Making your own replica

I haven’t tried to build my own replica because of a complete absence of ability, talent and experience and a lack of access to the machinery and tools that I’d need. However, World of Replica Air Pistols reader R-Gun Pete has all these things. So, when he planned an engineering test project, guess what he decided to make? R-Gun Pete tells his story;

In 1999, I had been doing my job as a draughtsman and CAD instructor for about 9 years (1991 to 1999) and the department needed somebody bilingual to provide support on the CNC mill for the CAD/CAM course. The only other bilingual technician was already a machinist but he didn’t want to jump from conventional to computer assisted machining.

When I was asked if I would be interested, my answer was “Why not?” Since I was already involved in designing with a computer it didn’t look too bad. The only problem was that I didn’t have a clue about actual manufacturing. The goal was to get me up and running in about 18 months. This was not 18 months full time but mostly during slow periods (like summer) and my spare time.

I began to work in the shop with my colleague (the guy not wanting to make the jump) to learn the basics. He would be my mentor for the duration of the conventional portion of the training. We started doing some practice parts to learn how to operate the lathe and mill. It didn’t take me long to realize that we would spend a fair amount of time making pieces without any value other than trying some techniques. I needed something less boring, more focussed and that could be kept as a memento once the project was completed.

The best approach would be to have all the skills that I must learn, in order to achieve my supervisor’s expectations, integrated into a single project. It would need to cover conventional turning and milling as well as drilling and tapping in a variety of materials (brass, aluminum and steel) and to learn how to adjust the feed and speed accordingly. Ideally, setups, indexing and some exotic surface finish could be thrown in the pot too.

To be prepared for my modified job description (technical support of the CAD/CAM course), the project must also include CNC (Computer Numerical Control) machining…

… and mostly, it must be challenging and interesting.

Explained like that, it is clear that just finding a project is difficult enough!

I guess that the title of the article gave away the answer. I decided to make a (non-shooting) replica of a pistol or more precisely a revolver.

Now there were some legal implications and the choice had to be carefully evaluated. According to 1998 Canadian law, non-firing replicas or low velocity shooting replicas are illegal. There is an exception for replicas of antique firearms (firearms manufactured before 1898). This makes ball and cap western pistols or revolvers a nice target group. So which one to choose?

I wanted a style not readily available on the market of non-firing antique replicas (otherwise it would be a lot easier to just buy one than to make one). For me the model that fitted the bill was the Remington New Model Army 1863.

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Where should I start?

I knew what I wanted but where to find the necessary information. The answer is “The Internet”. Effectively, I found what I needed. Knowing the overall length (13 ½ inches) combined with a nice profile picture, it was easy to scale it to the right size. I was able to measure directly on the printout to begin a 3D model.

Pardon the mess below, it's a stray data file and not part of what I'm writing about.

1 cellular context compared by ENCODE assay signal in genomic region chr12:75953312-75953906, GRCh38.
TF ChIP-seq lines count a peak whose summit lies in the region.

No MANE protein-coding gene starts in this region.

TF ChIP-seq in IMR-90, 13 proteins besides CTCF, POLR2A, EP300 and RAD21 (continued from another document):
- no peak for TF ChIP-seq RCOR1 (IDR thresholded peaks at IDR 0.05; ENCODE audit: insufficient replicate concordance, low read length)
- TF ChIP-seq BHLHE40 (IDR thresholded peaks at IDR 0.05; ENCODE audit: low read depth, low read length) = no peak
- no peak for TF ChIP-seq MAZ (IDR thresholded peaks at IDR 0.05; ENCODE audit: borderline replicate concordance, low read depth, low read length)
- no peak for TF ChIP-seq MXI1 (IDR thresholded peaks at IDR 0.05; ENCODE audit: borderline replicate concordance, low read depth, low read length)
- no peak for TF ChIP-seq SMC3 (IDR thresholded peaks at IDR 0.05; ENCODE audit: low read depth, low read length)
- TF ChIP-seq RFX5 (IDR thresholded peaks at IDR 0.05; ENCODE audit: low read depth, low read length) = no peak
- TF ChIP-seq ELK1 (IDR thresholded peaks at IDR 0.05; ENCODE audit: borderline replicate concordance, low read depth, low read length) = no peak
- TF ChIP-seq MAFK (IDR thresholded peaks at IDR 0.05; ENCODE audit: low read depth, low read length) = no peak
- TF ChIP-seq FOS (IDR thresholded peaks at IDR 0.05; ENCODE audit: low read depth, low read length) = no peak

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For an exact reproduction, finding blueprints would be the jackpot, in this case my project would be more of an interpretation (since it would be non-firing and had to fulfill the requirements of my learning goals) so in this case blueprints were not critical. Nevertheless, exploded views (available on the net) were useful in understanding how the internal components fit together.

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When I started the model, our software was SDRC I-Deas. It was a parametric 3D modeller used on Unix Workstations. The rendering was not shaded but in wireframe as shown on the next pictures.

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It looks simple once completed but several important choices had to be made before reaching that point.

First I needed to decide on the extent of the mechanism that would be hidden inside the frame. I would have liked to design a working hammer and trigger that would also index the cylinder as on the actual revolver.

Unfortunately that required more parts interacting together and without any formal drawings the interaction would have to be built by trial and error. As the goal of the exercise was not to spend a lot of time designing the whole system but mostly to have an integrated project to learn machining skills, I decided to restrict myself to only a working hammer and trigger.

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Now that the extent of the mechanical involvement was out of the way, I had to decide how many parts were necessary and what type of operations would be done to each of them.

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Basically if I do my homework correctly the result at the end should be this:

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After spending most of the summer learning the different conventional methods and appreciating the impact of feed and speed on the machined parts, I had a series of completed components.